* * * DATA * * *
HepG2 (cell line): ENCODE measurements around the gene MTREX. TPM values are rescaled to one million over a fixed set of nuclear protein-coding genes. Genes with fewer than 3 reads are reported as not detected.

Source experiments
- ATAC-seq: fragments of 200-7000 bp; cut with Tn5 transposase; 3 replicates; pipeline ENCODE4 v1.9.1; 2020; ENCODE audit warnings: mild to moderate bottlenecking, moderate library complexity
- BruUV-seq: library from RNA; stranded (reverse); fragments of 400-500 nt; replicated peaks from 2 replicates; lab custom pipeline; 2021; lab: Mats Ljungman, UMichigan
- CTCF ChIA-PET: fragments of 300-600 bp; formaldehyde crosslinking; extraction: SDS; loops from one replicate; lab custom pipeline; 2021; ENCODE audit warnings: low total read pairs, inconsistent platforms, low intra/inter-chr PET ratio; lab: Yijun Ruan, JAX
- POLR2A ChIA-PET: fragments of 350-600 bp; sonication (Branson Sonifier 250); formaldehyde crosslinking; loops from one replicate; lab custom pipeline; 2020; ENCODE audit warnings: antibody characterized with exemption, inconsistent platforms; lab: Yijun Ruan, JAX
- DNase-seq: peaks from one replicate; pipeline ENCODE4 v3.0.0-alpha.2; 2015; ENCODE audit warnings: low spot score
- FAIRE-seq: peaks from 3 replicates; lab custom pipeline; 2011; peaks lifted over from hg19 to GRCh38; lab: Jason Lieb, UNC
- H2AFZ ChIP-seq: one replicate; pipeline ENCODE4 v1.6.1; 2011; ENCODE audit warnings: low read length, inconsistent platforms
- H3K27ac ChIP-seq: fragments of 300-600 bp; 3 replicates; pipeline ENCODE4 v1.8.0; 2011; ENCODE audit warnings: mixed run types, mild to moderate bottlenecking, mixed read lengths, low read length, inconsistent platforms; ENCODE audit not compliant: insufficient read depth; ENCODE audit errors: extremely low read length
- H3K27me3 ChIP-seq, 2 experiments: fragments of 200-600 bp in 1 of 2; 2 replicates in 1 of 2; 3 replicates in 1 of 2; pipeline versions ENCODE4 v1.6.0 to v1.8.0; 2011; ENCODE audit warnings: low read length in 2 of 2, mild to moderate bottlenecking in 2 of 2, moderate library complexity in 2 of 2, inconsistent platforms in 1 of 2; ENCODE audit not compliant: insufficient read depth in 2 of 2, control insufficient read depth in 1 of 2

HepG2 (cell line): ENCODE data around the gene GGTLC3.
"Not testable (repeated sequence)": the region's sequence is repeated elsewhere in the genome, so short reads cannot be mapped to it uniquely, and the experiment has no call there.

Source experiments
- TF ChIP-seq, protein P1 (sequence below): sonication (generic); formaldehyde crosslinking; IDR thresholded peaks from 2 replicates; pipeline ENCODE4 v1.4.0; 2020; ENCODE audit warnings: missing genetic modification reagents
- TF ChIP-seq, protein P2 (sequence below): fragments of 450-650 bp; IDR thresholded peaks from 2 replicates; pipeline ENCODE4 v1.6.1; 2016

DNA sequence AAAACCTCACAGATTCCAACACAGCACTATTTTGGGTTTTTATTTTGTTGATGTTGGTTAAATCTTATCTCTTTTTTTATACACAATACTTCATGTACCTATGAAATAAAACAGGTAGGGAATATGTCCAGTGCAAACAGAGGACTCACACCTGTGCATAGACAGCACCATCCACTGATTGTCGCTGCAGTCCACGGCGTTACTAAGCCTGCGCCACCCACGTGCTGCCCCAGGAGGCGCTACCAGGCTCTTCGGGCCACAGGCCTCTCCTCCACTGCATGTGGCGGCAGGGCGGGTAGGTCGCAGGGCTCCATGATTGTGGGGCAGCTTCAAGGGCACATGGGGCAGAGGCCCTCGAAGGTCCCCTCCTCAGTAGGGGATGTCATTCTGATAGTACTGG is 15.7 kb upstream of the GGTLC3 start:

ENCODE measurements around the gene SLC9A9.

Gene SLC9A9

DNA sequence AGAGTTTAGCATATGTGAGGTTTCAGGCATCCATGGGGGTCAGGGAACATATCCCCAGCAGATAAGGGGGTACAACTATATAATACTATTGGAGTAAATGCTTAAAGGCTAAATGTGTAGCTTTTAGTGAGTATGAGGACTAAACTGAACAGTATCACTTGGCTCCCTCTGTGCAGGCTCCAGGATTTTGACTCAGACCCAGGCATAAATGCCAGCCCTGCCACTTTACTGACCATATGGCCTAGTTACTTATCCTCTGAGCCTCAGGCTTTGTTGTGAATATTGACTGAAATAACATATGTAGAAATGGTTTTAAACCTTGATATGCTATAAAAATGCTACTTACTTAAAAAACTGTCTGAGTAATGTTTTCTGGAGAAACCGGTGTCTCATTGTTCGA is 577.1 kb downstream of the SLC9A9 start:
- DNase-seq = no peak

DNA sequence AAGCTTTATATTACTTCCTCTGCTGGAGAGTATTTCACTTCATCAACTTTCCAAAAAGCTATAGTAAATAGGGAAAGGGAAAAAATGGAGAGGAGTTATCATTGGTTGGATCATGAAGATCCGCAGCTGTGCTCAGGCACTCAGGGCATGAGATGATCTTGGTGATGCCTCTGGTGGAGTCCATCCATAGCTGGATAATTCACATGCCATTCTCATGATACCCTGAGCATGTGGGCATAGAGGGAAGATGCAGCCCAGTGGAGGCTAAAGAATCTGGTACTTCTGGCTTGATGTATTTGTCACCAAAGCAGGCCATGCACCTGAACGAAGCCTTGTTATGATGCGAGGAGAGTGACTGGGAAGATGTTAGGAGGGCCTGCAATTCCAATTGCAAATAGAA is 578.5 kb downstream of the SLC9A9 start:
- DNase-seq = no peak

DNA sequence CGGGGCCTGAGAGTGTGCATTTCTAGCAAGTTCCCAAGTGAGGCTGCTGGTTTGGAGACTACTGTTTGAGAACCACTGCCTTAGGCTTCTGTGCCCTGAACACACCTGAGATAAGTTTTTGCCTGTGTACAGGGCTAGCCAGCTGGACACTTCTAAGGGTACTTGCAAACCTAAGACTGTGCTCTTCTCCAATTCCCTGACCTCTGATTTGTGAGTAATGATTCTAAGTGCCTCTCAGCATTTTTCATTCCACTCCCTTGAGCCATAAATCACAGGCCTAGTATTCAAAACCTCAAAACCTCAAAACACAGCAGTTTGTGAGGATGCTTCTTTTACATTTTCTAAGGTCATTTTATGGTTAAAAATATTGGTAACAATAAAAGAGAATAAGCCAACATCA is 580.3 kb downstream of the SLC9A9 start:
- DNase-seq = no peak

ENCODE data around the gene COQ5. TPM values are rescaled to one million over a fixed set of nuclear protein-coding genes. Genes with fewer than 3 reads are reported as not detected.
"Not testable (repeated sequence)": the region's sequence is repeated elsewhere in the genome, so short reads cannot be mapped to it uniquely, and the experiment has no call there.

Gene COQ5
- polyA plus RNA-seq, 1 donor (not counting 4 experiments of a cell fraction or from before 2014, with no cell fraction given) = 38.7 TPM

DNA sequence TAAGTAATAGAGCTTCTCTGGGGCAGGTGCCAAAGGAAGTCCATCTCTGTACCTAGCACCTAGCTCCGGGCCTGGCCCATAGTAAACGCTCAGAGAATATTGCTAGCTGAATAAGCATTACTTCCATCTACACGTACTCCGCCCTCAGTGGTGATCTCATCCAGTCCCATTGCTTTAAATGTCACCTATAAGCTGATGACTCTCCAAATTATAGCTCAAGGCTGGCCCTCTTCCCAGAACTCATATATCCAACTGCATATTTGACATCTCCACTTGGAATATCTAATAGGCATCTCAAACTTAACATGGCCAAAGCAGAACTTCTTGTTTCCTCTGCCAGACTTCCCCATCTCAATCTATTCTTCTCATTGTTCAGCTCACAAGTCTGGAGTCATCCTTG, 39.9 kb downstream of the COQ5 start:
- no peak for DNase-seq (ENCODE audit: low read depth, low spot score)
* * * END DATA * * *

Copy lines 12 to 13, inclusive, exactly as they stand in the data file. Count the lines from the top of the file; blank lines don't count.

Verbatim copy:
HepG2 (cell line): ENCODE data around the gene GGTLC3.
"Not testable (repeated sequence)": the region's sequence is repeated elsewhere in the genome, so short reads cannot be mapped to it uniquely, and the experiment has no call there.